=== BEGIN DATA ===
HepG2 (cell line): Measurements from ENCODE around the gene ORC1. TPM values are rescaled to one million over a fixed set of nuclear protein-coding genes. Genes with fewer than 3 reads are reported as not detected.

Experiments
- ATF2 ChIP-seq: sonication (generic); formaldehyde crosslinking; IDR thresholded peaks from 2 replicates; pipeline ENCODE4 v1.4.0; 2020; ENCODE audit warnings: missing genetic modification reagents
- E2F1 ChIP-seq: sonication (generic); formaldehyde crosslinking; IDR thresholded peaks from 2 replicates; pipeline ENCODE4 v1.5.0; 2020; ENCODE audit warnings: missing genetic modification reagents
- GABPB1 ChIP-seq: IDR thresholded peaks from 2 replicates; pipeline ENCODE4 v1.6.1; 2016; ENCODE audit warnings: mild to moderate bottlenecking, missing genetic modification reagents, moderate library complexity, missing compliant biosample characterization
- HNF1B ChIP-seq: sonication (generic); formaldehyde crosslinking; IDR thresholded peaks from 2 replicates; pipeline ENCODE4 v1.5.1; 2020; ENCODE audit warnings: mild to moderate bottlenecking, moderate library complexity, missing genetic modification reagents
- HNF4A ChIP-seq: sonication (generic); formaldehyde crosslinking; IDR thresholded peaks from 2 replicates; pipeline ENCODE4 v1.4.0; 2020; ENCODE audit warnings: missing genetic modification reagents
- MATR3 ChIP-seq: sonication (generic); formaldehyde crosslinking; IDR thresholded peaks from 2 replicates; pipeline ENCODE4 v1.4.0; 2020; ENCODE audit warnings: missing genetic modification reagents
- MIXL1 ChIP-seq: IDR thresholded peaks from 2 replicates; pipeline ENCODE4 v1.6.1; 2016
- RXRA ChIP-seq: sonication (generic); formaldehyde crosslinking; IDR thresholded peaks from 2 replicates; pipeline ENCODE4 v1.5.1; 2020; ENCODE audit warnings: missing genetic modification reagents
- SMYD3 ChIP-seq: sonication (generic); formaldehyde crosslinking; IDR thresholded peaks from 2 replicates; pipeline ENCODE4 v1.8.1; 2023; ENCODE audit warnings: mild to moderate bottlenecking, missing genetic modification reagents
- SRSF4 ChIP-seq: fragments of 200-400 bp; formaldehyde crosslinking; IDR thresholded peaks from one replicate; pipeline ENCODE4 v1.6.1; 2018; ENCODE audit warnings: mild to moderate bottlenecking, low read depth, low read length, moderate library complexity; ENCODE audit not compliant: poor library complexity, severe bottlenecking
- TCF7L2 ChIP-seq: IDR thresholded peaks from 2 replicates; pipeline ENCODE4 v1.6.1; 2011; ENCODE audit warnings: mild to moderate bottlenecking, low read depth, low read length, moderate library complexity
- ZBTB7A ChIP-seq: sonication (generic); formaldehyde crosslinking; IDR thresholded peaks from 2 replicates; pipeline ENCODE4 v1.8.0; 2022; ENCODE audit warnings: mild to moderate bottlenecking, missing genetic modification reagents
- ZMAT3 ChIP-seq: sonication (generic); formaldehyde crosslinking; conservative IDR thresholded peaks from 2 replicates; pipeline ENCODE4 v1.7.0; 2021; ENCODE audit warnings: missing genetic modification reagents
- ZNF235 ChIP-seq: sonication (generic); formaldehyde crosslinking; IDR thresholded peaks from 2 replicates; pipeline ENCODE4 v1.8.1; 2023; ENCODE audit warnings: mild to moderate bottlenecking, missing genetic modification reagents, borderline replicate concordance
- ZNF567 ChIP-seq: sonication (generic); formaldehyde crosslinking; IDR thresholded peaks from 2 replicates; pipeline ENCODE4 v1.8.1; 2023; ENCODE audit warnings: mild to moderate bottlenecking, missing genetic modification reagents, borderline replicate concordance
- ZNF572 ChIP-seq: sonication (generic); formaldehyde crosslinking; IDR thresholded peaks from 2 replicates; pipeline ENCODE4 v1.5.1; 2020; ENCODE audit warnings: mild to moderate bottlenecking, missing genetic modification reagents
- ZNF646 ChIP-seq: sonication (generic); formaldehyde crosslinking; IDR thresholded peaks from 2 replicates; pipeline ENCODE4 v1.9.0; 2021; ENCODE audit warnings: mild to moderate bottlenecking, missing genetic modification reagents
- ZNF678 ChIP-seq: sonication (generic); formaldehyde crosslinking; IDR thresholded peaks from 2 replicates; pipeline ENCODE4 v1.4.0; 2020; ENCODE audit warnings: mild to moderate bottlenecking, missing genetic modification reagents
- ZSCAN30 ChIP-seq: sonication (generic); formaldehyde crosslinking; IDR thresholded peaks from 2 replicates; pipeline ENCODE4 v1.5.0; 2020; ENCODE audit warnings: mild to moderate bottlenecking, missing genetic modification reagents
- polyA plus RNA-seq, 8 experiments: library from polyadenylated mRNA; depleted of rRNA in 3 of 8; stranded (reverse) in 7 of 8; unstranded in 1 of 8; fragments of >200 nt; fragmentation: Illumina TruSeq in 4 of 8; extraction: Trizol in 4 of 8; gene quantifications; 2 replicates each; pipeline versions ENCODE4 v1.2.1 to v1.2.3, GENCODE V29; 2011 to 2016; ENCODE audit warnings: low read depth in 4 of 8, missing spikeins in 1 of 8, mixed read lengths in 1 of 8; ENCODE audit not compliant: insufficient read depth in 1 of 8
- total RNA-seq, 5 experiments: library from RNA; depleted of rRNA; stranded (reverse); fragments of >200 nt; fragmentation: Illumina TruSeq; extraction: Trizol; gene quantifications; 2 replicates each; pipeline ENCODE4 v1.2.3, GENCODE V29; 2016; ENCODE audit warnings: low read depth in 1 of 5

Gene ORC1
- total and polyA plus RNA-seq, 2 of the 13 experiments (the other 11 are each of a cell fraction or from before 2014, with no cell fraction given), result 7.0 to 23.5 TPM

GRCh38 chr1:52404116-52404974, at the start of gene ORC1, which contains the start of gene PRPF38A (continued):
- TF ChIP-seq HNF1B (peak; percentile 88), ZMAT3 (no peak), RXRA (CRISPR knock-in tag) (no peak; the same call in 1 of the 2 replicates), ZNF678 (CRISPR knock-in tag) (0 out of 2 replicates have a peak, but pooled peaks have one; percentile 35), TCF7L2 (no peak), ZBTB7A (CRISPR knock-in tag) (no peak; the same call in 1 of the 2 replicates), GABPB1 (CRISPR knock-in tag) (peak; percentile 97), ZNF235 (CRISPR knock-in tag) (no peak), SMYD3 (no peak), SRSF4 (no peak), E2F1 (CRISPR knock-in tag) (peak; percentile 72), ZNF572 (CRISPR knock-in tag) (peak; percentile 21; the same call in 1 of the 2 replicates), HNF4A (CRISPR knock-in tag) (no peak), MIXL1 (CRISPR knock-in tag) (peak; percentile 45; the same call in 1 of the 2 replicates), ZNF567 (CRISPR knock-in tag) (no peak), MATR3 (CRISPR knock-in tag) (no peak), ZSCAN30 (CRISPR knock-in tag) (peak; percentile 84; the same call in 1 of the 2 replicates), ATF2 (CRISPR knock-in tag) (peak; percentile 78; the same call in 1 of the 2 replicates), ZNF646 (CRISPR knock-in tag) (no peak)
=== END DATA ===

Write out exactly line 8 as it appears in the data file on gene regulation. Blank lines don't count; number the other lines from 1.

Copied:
- MATR3 ChIP-seq: sonication (generic); formaldehyde crosslinking; IDR thresholded peaks from 2 replicates; pipeline ENCODE4 v1.4.0; 2020; ENCODE audit warnings: missing genetic modification reagents